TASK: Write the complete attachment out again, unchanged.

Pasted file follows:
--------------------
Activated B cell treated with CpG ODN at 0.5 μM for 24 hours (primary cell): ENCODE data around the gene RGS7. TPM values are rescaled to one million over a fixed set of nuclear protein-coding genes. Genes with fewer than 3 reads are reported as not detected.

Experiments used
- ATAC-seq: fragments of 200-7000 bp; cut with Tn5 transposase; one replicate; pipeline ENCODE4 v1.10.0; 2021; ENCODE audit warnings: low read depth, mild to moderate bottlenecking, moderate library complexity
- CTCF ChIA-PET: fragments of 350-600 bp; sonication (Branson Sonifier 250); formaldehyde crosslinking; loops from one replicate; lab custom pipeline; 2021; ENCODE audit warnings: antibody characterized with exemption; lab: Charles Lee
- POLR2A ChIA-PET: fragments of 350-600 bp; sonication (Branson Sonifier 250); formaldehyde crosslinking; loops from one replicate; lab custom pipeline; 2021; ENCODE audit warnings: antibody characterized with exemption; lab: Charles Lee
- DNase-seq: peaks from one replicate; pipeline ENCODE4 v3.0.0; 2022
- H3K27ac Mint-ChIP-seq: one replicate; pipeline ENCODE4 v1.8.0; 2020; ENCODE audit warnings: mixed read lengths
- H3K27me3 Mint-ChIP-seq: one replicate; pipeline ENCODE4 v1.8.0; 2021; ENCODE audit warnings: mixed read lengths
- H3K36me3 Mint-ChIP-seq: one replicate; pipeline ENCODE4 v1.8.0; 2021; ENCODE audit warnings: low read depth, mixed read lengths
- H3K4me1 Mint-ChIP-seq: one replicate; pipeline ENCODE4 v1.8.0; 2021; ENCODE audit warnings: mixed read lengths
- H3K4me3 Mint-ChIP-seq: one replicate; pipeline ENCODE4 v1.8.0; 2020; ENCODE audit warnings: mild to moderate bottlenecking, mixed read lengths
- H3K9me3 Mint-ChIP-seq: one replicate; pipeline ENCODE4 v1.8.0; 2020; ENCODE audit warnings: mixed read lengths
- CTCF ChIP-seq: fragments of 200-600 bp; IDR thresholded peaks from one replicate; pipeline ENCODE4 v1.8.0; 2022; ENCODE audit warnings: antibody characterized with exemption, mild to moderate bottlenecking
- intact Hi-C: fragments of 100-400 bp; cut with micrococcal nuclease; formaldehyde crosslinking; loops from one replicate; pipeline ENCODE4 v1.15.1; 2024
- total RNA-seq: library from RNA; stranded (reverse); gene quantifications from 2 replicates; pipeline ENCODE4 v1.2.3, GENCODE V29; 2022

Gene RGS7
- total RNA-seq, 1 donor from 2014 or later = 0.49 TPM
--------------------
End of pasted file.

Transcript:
Activated B cell treated with CpG ODN at 0.5 μM for 24 hours (primary cell): ENCODE data around the gene RGS7. TPM values are rescaled to one million over a fixed set of nuclear protein-coding genes. Genes with fewer than 3 reads are reported as not detected.

Experiments used
- ATAC-seq: fragments of 200-7000 bp; cut with Tn5 transposase; one replicate; pipeline ENCODE4 v1.10.0; 2021; ENCODE audit warnings: low read depth, mild to moderate bottlenecking, moderate library complexity
- CTCF ChIA-PET: fragments of 350-600 bp; sonication (Branson Sonifier 250); formaldehyde crosslinking; loops from one replicate; lab custom pipeline; 2021; ENCODE audit warnings: antibody characterized with exemption; lab: Charles Lee
- POLR2A ChIA-PET: fragments of 350-600 bp; sonication (Branson Sonifier 250); formaldehyde crosslinking; loops from one replicate; lab custom pipeline; 2021; ENCODE audit warnings: antibody characterized with exemption; lab: Charles Lee
- DNase-seq: peaks from one replicate; pipeline ENCODE4 v3.0.0; 2022
- H3K27ac Mint-ChIP-seq: one replicate; pipeline ENCODE4 v1.8.0; 2020; ENCODE audit warnings: mixed read lengths
- H3K27me3 Mint-ChIP-seq: one replicate; pipeline ENCODE4 v1.8.0; 2021; ENCODE audit warnings: mixed read lengths
- H3K36me3 Mint-ChIP-seq: one replicate; pipeline ENCODE4 v1.8.0; 2021; ENCODE audit warnings: low read depth, mixed read lengths
- H3K4me1 Mint-ChIP-seq: one replicate; pipeline ENCODE4 v1.8.0; 2021; ENCODE audit warnings: mixed read lengths
- H3K4me3 Mint-ChIP-seq: one replicate; pipeline ENCODE4 v1.8.0; 2020; ENCODE audit warnings: mild to moderate bottlenecking, mixed read lengths
- H3K9me3 Mint-ChIP-seq: one replicate; pipeline ENCODE4 v1.8.0; 2020; ENCODE audit warnings: mixed read lengths
- CTCF ChIP-seq: fragments of 200-600 bp; IDR thresholded peaks from one replicate; pipeline ENCODE4 v1.8.0; 2022; ENCODE audit warnings: antibody characterized with exemption, mild to moderate bottlenecking
- intact Hi-C: fragments of 100-400 bp; cut with micrococcal nuclease; formaldehyde crosslinking; loops from one replicate; pipeline ENCODE4 v1.15.1; 2024
- total RNA-seq: library from RNA; stranded (reverse); gene quantifications from 2 replicates; pipeline ENCODE4 v1.2.3, GENCODE V29; 2022

Gene RGS7
- total RNA-seq, 1 donor from 2014 or later = 0.49 TPM